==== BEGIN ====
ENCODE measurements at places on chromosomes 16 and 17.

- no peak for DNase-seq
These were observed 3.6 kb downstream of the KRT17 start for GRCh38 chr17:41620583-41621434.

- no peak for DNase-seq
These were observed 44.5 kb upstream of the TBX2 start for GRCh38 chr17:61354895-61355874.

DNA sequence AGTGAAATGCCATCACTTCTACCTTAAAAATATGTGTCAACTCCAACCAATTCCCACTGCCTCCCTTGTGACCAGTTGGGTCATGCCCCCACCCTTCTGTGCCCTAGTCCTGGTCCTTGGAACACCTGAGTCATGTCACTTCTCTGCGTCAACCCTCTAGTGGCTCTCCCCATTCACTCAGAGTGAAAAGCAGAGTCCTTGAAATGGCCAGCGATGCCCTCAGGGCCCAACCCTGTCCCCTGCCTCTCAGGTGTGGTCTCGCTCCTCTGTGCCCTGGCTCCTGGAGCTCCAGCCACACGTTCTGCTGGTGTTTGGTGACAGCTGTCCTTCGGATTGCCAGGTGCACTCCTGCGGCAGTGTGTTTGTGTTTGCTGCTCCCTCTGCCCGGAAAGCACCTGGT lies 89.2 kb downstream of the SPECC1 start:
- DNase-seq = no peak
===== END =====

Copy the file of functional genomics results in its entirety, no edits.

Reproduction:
ENCODE measurements at places on chromosomes 16 and 17.

- no peak for DNase-seq
These were observed 3.6 kb downstream of the KRT17 start for GRCh38 chr17:41620583-41621434.

- no peak for DNase-seq
These were observed 44.5 kb upstream of the TBX2 start for GRCh38 chr17:61354895-61355874.

DNA sequence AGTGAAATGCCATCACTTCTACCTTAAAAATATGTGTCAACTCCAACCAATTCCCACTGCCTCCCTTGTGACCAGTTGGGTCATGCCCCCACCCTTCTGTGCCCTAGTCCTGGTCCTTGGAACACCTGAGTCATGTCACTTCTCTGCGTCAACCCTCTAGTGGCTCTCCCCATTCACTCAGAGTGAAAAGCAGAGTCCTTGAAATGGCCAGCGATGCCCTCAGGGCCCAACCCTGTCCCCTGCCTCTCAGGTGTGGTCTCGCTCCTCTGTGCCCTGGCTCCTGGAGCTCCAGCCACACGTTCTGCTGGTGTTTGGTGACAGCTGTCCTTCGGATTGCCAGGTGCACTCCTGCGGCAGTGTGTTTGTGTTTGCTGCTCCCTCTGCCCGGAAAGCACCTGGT lies 89.2 kb downstream of the SPECC1 start:
- DNase-seq = no peak